Worst Football Injuries of All Time
Football is a physical game. Plain and simple. And that is why we love it!
Football is defined by the mountains of humanity that collide with one another each and every Sunday—the unstoppable force meeting the immovable object. Of course, we will stand and cheer for a flashy 80-yard touchdown run, but nothing gets us to our feet faster or gets us cheering louder than a jaw-jarring hit. We take pleasure in watching our team dish out pain and punishment, forcing the opposition to not only fight for, but earn every inch of every yard.
We have come to enjoy the hard hitting so much because we have become accustomed to players simply bouncing right back up with a smile on their face, laughing off the pain. But sometimes, unfortunately, some players just do not bounce right back up. In fact, some are left maimed and broken.
In commemoration of these fallen gridiron titans, I have compiled what I think to be some of the worst football injuries of all time. Now, admittedly, there have been plenty of tragic and gruesome injuries throughout the history of football, so to make this list as scientific and objective as possible I had one criterion: “The Cringe Factor”. Basically, if I had to look away or the description of the injury made me move uneasy in my chair it was duly considered. Now without further ado:
4.) Patrick Edwards, Vs Marshall University, 29 October 2008: We have all walked into a coffee table and banged our shin in the process, and we all know how much that hurts. Now replace walked with run, coffee table with steel service cart, and banged with broken, and then you will have an idea of what Edwards, a WR for the University of Houston, experienced. What makes this play and subsequent injury so bad is that it was not a result of a hard hit or a tackle, but absurd circumstances. Really, what were those service carts doing there? Cringe Factor: 8.5/10 (http://www.youtube.com/watch?v=wcqVloclNNI)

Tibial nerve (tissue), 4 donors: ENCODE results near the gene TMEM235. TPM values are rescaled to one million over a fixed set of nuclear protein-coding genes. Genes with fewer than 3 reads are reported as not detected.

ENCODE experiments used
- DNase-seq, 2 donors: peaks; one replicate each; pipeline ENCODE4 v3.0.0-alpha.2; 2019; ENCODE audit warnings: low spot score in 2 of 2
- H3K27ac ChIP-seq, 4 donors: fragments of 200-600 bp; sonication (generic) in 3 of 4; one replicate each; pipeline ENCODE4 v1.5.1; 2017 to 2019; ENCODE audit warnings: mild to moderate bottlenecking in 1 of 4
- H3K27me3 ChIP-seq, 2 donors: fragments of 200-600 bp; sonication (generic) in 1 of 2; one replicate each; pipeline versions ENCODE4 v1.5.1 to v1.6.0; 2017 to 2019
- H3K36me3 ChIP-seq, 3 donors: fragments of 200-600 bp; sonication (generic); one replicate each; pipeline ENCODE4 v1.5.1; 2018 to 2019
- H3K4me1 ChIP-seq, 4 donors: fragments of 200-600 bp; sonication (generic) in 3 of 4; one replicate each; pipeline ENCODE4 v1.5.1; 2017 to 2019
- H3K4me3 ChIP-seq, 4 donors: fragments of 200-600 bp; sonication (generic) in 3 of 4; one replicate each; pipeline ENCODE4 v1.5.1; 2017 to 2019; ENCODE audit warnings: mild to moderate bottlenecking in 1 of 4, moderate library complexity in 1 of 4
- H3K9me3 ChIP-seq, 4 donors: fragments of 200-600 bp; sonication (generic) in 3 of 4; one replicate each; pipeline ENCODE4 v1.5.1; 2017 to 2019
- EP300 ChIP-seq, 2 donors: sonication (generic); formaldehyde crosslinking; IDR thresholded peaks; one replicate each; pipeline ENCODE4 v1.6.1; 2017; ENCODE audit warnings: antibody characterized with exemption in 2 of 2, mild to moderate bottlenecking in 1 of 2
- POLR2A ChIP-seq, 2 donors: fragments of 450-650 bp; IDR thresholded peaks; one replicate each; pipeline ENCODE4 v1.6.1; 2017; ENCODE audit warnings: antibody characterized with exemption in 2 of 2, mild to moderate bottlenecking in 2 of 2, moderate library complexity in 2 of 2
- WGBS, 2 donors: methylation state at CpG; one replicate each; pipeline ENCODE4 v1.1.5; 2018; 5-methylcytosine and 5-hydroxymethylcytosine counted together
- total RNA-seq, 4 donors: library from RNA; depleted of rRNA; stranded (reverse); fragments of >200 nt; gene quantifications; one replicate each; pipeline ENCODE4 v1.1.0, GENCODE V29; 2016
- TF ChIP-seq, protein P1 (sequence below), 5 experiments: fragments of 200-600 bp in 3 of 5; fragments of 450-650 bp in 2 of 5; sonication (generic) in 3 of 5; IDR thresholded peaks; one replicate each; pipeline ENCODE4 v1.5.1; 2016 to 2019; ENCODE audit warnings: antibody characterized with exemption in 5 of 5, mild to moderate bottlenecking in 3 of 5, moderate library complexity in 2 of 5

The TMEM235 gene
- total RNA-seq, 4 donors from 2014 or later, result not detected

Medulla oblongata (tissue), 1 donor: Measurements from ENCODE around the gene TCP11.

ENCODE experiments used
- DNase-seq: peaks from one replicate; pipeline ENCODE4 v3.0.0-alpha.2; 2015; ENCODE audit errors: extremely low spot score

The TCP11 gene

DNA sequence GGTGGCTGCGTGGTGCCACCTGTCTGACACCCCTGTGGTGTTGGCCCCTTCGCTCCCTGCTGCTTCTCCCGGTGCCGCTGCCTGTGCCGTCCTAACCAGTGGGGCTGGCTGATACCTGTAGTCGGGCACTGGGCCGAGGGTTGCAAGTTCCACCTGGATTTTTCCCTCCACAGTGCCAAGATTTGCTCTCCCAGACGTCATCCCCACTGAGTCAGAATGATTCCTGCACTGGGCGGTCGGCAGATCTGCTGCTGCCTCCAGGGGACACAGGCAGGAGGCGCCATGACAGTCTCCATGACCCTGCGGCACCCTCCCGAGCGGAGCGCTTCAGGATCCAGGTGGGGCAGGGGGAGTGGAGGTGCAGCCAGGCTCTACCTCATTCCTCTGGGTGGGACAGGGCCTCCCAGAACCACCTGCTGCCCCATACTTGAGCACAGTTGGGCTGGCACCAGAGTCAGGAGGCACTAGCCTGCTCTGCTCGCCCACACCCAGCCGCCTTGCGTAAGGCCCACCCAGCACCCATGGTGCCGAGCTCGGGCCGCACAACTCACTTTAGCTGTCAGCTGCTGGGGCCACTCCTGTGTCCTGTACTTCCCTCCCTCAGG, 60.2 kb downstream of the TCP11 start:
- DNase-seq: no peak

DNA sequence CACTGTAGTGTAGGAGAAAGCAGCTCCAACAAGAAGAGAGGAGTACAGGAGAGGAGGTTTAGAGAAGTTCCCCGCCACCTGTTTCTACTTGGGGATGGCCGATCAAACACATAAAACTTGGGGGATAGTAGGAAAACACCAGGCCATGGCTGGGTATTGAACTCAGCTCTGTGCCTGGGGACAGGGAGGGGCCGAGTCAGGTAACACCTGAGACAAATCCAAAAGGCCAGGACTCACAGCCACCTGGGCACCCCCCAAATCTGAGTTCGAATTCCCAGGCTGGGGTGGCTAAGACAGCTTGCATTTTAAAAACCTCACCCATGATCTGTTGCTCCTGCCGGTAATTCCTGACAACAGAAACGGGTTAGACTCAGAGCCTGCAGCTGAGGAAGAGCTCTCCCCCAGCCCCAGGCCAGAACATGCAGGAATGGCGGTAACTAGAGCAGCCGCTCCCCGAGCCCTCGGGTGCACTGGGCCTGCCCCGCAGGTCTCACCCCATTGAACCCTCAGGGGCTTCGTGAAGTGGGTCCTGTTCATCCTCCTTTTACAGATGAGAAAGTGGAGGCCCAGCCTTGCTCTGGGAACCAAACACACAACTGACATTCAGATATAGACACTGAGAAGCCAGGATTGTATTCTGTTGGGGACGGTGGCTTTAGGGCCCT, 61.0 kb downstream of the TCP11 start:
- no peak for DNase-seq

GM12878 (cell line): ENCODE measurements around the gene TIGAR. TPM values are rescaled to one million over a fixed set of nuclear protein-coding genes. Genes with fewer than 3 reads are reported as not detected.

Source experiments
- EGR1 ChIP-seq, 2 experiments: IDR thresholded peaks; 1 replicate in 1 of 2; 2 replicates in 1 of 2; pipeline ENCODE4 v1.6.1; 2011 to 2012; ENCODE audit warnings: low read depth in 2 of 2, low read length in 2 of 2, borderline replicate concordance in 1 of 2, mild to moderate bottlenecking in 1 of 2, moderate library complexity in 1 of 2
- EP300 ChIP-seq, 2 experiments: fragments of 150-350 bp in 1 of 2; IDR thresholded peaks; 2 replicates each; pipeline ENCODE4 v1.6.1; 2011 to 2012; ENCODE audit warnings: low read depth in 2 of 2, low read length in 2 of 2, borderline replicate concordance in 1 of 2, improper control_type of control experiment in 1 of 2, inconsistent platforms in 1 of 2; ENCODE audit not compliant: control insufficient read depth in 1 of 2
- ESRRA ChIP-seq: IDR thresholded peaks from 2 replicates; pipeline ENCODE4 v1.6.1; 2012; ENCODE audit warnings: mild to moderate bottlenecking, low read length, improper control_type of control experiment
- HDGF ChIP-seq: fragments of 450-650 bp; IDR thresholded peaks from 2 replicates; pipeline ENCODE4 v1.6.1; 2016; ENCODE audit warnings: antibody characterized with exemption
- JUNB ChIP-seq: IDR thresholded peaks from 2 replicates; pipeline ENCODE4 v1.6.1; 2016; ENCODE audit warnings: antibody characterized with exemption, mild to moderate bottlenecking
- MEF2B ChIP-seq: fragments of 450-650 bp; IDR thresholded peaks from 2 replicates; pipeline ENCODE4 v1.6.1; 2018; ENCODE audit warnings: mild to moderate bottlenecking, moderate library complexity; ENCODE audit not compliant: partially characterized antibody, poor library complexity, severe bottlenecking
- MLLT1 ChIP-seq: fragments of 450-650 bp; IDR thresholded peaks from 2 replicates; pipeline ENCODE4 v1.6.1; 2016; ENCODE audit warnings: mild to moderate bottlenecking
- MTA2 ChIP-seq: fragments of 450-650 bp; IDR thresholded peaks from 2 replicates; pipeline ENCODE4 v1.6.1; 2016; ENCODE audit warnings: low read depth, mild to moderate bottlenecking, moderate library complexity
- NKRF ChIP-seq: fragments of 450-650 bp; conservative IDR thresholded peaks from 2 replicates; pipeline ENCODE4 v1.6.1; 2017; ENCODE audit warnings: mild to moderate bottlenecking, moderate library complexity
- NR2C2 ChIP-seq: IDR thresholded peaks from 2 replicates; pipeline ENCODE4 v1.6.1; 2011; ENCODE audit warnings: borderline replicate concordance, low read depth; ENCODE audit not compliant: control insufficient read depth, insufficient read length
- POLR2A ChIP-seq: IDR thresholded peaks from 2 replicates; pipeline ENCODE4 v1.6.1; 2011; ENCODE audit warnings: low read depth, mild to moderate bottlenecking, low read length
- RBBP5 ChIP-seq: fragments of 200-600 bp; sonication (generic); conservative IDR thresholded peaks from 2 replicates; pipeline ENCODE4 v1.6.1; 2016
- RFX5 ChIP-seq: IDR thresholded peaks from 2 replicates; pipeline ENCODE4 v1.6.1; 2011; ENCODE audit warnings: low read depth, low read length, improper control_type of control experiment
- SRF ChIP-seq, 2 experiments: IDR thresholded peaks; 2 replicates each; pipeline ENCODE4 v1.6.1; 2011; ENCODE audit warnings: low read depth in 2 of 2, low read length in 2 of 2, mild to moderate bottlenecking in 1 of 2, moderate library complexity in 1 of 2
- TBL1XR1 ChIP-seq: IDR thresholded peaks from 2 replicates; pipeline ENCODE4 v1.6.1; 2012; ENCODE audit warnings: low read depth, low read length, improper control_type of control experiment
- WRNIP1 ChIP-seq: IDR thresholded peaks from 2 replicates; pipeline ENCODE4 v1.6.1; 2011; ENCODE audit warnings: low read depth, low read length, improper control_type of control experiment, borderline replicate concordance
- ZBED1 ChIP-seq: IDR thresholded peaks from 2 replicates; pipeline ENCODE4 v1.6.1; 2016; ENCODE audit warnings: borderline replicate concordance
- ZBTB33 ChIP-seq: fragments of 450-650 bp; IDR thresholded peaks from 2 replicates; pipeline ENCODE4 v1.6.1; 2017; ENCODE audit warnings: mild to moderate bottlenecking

3.) Willis McGahee, Vs Ohio State University, 2003 Fiesta Bowl, 3 January 2003: Now, this injury is particularly gruesome and was made worse by the fact that up until the injury, the 2002 season was one of legends for McGahee. An undefeated season with the University of Miami where McGahee set single-season school records for: rushing attempts (282), rushing yards (1,753), rushing and total touchdowns (28), points scored (168), 100-yard rushing games (10), and all purpose yards (2,108). In the 4th quarter of this championship game, McGahee had three major ligaments of his left knee destroyed when Ohio State’s Will Allen ploughed though his leg as if it were not even there. And to add insult to this terrible injury, the 11.5 point favorite Hurricanes ended up losing the game in double overtime 31-24. Cringe Factor: 9.0 (http://www.youtube.com/watch?v=92ifz2qqtm8)
2.) Joe Theismann, VS NY Giants, 18 November 1985: Often considered by most to be the worst football injury of all time, and it easy to understand why. It ended Theismann’s career, and oh yeah, his leg was broken in half! The words “mangled” and “messy” are often used to describe Theismann’s injury, but the plain facts are this: He suffered a compound fracture of the tibia, which in simple terms means the bone snapped in two, with one end puncturing through Theismann’s skin, and a shattered fibula—basically the bone was turned into an unsolved jig-saw puzzle. Not only that, but the leg did not even heal properly, leaving his right leg shorter than the left. Cringe Factor: 10/10 (http://www.youtube.com/watch?v=PH8SZOqc6Pk)
1.) Napoleon McCallum, Vs San Francisco 49ers, 5 September 1994: McCallum is the definition of an All-American. Playing for the U.S. Naval Academy, he set the NCAA record with 7,172 career all-purpose yards, was a two-time consensus All-American and is Navy’s all-time leading rusher with 4,179 yards. Drafted by the Los Angeles Raiders in 1986, McCallum was not able to play fulltime until 1990, due to his 5-year commitment to the U.S. Navy, and would have his already shortened career ended in the Raiders opening game of the ’94 season. During what appears to be an innocent running play, McCallum is tackled and twisted to the ground by 49ers’ linebacker Ken Norton Jr., but in the process McCallum’s left leg literally exploded: His left knee suffered three torn ligaments, a ruptured artery and nerve damage; he tore both the calf and hamstring muscles from the bone, and experienced a complete hyperextension of his left knee. Needless to say, the video is not for the squeamish, but if you do watch it, you will know why its Cringe Factor is off the charts. Cringe Factor: 11/10 (http://www.youtube.com/watch?v=uJ8yOie0BY8&feature=PlayList&p=2F169B06E12BB27D&playnext=1&playnext_from=PL&index=5)